The 11.8-megapixel Olympus E-3 replaces the E-1 as Olympus's range-topping 'professional standard' digital SLR.
Worth the Wait?
A long time coming prior to launch, the Olympus E-3 is Olympus’s first ‘professional’ model since the 5MP Olympus E-1, which arrived in 2003. In that time, Olympus has been busy updating its consumer DSLRs, with six models during the past three years and working closely with Panasonic to add new technology to the Four Thirds mix – much of which has now transferred to the new camera. On reflection, this incorporation of new technology is the inverse of how it usually works, with high-end technology trickling down from the high end to the consumer models. Certainly Nikon and Canon have followed this strategy, but Olympus has added features such as live view, spot highlight and shadow metering and of course, camera-based image-stabilisation from its consumer range to the E-3.
So what’s all the fuss about the E-3? If it incorporates the same features as a £400 E-510, why bother to spend £1,100 for the top model? Read on to find out.
Features: Page 1
Remember at the launch of the E-1, Olympus informed us that the small 4/3 sensor was theoretically capable of carrying up to 20 million pixels; that hasn’t arrived yet. Instead the E-3’s sensor offers 10.1 million effective pixels from a total of 11.8MP, and being an NMOS (or LiveMOS) sensor, can feed a live image of the scene to the LCD. Our guess is that this is the same sensor as that of the Panasonic Lumix L10, which offers the same feature.
TruePic III Processor
Powering the number crunching, the E-3 has the latest Olympus TruePic III processor, which claims to offers better noise suppression, truer colour and fast processing. In terms of speed, the camera offers 5fps over 19 Raw files, which isn’t the fastest on the market, even at this price point – so we doubt Olympus is aiming this camera at sports and news photographers.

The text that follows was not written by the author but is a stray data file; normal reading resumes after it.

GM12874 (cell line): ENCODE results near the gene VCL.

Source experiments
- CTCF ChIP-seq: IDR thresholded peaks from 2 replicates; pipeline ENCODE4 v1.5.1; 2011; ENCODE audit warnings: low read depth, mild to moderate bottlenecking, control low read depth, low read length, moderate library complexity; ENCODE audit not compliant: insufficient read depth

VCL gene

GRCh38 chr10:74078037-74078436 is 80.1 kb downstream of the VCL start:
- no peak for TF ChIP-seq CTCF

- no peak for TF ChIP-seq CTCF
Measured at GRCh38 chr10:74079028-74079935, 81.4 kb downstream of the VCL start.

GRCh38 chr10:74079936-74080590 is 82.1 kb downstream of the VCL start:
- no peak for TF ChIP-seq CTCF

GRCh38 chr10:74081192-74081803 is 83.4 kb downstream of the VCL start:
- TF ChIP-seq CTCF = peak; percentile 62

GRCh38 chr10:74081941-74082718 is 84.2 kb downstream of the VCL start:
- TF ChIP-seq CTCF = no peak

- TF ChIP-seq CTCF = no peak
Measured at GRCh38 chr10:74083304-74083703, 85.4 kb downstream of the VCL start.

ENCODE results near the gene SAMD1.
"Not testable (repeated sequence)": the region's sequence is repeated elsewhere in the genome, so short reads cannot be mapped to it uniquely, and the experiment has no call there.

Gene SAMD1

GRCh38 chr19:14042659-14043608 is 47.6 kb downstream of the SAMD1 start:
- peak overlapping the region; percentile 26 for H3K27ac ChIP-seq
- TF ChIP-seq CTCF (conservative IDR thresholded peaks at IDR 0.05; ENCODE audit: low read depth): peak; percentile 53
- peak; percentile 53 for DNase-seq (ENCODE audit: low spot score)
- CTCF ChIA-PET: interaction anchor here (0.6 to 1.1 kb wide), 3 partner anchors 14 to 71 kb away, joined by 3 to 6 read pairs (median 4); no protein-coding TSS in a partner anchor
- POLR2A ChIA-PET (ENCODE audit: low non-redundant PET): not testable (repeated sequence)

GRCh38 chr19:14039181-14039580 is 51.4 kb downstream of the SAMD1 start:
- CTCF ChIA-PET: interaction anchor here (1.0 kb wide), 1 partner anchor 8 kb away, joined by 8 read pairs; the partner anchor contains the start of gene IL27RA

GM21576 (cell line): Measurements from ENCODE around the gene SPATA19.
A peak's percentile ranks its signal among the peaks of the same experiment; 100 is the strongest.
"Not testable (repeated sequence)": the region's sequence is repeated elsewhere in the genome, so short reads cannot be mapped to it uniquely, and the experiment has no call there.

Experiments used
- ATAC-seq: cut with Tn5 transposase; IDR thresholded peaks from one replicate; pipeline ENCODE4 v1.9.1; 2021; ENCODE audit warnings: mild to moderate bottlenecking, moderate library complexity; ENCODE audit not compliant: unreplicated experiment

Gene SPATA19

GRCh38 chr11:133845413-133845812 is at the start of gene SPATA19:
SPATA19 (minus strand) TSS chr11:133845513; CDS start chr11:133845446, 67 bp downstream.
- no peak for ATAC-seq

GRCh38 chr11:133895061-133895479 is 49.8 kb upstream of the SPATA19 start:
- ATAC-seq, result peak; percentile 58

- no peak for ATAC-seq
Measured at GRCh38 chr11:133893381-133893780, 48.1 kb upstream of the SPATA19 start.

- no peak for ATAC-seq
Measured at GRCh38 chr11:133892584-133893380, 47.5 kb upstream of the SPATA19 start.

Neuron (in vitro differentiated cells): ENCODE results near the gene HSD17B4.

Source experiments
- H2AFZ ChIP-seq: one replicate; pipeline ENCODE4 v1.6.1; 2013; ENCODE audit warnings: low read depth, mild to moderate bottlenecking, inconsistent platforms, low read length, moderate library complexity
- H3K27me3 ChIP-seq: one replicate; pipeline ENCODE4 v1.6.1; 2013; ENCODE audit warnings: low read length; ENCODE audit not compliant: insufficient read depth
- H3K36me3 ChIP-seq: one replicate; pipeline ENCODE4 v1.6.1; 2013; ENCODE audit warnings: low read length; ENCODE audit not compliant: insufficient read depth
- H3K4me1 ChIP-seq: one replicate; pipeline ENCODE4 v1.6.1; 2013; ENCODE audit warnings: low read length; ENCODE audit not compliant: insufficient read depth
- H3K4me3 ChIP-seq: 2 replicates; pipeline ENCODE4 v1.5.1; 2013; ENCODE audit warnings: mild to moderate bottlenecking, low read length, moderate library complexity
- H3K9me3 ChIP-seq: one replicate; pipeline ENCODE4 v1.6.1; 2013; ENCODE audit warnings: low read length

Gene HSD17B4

The sensor has many of the features we’ve come to expect from Olympus, with SuperSonic Wave sensor cleaning, firing a supersonic blast at the sensor to dislodge dust. This was first seen on the E-1 and similar systems have been incorporated into other manufacturers’ cameras since then. The other major aspect of note to the sensor is the inclusion of on-camera image stabilisation, which Olympus claims offers up to five stops slower shutter speeds using SWD (Supersonic Wave Drive) lenses and still avoiding camera shake – the highest claims any manufacturer has yet made.
Features: Page 2
Olympus has revamped its autofocus system specifically for this camera, and we’re sure to see it being included in subsequent models next year. Claiming to offer the fastest autofocusing in the world (when using the new 12-60mm lens), the new system takes advantage of built-in motors in the new Zuiko SWD lens range. This is similar to lenses from Nikon’s SWM range and Canon’s USM lenses, and is the first time that Olympus has added this to its cameras. Each of the 11 AF points are selectable and are all biaxial, so they can detect the subject on both the horizontal and vertical axes for greater accuracy.
Exposure Metering & White Balance
Metering is performed via a 49-zone digital ESP meter, and incorporates Olympus’s unique highlight and shadow spot metering – something seen on the entry-level cameras, but originating in the 1980s on the OM series. Closely tied to the metering is the camera’s White Balance, and Olympus has added a dedicated WB sensor, which it claims combines data from the main sensor to produce more accurate white balance. There’s also a full complement of WB features for further colour correction, including bracketing and tone sliders.
For more general operation, the E-3 is equipped with the standard PASM modes (Program, Aperture Priority, Shutter Priority and Manual), and an Auto mode, but it lacks the scene modes so beloved of the entry-level models. Like Nikon, Olympus is wearing its heart on its sleeve when it comes to the E-3’s target audience.